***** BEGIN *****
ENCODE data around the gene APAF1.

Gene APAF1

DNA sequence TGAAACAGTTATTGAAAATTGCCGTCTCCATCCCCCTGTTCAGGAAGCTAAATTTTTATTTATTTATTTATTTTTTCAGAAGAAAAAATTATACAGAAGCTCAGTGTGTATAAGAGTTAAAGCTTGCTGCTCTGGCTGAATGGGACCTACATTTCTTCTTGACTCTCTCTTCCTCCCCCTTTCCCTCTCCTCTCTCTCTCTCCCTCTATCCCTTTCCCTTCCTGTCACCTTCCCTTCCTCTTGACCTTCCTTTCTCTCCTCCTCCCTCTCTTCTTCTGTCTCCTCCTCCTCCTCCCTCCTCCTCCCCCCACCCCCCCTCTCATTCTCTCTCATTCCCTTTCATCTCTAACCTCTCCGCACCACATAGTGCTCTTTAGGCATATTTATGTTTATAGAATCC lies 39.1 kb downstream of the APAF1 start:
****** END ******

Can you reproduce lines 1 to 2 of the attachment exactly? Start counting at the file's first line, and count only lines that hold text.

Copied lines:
ENCODE data around the gene APAF1.

Gene APAF1